Are You Overlooking Prospective Clients?
This population doesn’t fit the profile of the typical client. They aren’t in their early 60s, near retirement and don’t fit the typical client profile. They haven’t worked and earned and leaned on you to help them make it to the retirement “finish line,” where they’ll begin to really enjoy the fruits of their labor. In fact, perhaps to the chagrin or confusion of their baby boomer parents, they’re quite different.
As you may have guessed, I’m talking about millennials. Before you tune out, consider the following:
- An estimated $30 trillion in wealth in the United States will be shifting from one generation to the next over the next 30 to 40 years, according to a recent Accenture study.
- By 2020, millennials are projected to be the largest client group by population, according to a Deloitte study, and will see significant increases in wealth as they enter their prime earning years and begin to receive inheritances from their baby boomer parents.
- While their level of assets may not put them on your radar now, many are high earners or entrepreneurs who have complex planning needs and are willing to pay for expertise.
If you’re not serving this generation, now is the time to incorporate them into your prospective client profile. Early adoption of business models that effectively serve millennials will enable you to protect your market share and invest in the future growth of your business.
Millennials put a high value on trust. By building trust early on and over time, you’ll be well positioned to serve them when they start to see significant growth in their wealth. Furthermore, from a business succession and employee retention perspective, your younger advisers want to work with their peers and have greater job satisfaction when given the opportunity to serve fellow millennials.
Ready to get started? Let’s look at three simple steps to tap into this client base.
Step 1: Understand what motivates them.
Millennials typically don’t consider money as the sole factor of success, seeking work that enriches the lives of others, provides personal satisfaction and supports a lifestyle that may look different than your typical boomer client – favoring experiences over material wealth. Over the course of their lives, they are likely to have many different jobs and may ditch the notion of a traditional retirement for mini retirements or sabbaticals throughout their career. According to a Deloitte study on millennials in developed countries, more than half want to start their own business, and more than a quarter are already self-employed.
Step 2: Identify how you can help them achieve their goals.
With longer life expectancies, massive transfers in intergenerational wealth, high levels of student debt and the entrepreneurial tendencies of this generation, the need for objective and personalized advice to navigate all aspects of millennials’ personal financial lives is critical. High earners who may not have amassed significant personal wealth yet are willing to engage with professionals to help them meet their financial and life goals.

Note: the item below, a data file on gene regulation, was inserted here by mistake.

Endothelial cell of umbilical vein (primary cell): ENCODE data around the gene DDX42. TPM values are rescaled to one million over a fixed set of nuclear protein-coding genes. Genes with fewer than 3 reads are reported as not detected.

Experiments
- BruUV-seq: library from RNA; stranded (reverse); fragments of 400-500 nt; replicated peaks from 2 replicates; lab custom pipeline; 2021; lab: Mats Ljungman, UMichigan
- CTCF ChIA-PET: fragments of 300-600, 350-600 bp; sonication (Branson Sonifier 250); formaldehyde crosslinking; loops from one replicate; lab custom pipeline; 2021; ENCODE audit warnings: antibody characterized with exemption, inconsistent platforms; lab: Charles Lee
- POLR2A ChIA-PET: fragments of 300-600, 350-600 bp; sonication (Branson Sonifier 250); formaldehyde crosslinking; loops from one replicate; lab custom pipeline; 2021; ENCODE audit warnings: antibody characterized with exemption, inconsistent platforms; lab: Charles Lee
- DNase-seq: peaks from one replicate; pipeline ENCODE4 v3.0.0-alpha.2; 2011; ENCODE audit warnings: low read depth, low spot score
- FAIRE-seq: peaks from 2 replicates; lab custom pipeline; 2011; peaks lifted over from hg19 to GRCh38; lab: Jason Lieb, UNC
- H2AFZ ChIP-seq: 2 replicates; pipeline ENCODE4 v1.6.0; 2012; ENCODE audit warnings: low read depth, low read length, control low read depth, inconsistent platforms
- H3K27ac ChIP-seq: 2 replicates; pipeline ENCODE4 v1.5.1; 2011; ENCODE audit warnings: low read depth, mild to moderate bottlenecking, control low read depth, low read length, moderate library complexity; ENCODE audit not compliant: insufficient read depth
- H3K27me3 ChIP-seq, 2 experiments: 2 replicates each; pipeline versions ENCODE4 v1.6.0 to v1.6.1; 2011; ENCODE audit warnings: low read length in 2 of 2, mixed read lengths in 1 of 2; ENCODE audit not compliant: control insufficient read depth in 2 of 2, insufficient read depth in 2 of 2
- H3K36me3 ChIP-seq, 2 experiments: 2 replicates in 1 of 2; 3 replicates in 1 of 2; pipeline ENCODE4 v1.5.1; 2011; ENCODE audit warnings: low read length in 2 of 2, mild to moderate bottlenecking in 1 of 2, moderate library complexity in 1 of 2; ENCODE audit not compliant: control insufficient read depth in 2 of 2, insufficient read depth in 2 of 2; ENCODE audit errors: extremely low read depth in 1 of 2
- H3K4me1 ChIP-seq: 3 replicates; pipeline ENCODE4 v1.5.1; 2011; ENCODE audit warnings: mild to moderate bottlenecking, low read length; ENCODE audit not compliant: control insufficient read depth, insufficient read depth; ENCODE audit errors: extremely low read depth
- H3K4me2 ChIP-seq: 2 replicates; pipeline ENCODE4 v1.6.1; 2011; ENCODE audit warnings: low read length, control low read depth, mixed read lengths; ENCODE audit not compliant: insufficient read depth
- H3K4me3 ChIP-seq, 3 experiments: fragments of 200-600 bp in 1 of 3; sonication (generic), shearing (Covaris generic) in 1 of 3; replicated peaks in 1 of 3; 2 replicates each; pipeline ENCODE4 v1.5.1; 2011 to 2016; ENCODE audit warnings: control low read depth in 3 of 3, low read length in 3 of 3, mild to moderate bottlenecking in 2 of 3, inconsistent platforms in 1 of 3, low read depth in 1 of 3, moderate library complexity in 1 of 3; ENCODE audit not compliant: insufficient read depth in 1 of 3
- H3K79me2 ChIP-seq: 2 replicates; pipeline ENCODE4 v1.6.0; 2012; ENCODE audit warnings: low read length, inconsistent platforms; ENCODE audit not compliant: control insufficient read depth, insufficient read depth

Shift your focus to address their more immediate goals (paying down debt, saving for a down payment or other milestones), recognizing that millennials are less willing to defer their lives for a distant, uncertain future. Helping them articulate life goals – not limited to purely financial goals – is an important first step in partnering with them.
Step 3: Collaborate and consult.
Warning: Traditional financial planning models and approaches don’t always fit when advising millennials. This generation has a unique outlook on work, life and retirement, requiring a different service model that incorporates technology, collaboration and financial life planning. Partner with millennial clients to provide a consultative experience that focuses on clarifying goals, imparting experiential wisdom instead of just knowledge, giving objective opinions, reliably implementing strategies and providing clarity to important decisions. You may find, as I have, that this approach is helpful in serving a broader base of prospective clients who share a similar philosophy and value set as their millennial counterparts.
If you want to dive deeper into what makes this generation tick and how to serve them, check out a Journal of Accountancy article and a recording from a webcast I presented last month on advising millennial clients. Additionally, the AICPA Personal Financial Planning (PFP) Section has resources to serve all your individual clients. The PFP Section is the premier provider of information, tools and guidance for practitioners who advise individuals and is an invaluable professional resource as you grow and develop your practice to meet the needs of your existing and future clients.
Mark Astrinos, CPA/PFS, CFP, RLP. As principal and founder of Libra Wealth in San Francisco, CA, Mark works with clients across the country to design the lives they want by integrating their financial resources and human capital. Drawing on his tax and business background as well as his training as a Registered Life Planner, he focuses not only on creating wealth, but finding a healthy balance between money and life
Millennial clients courtesy of Shutterstock.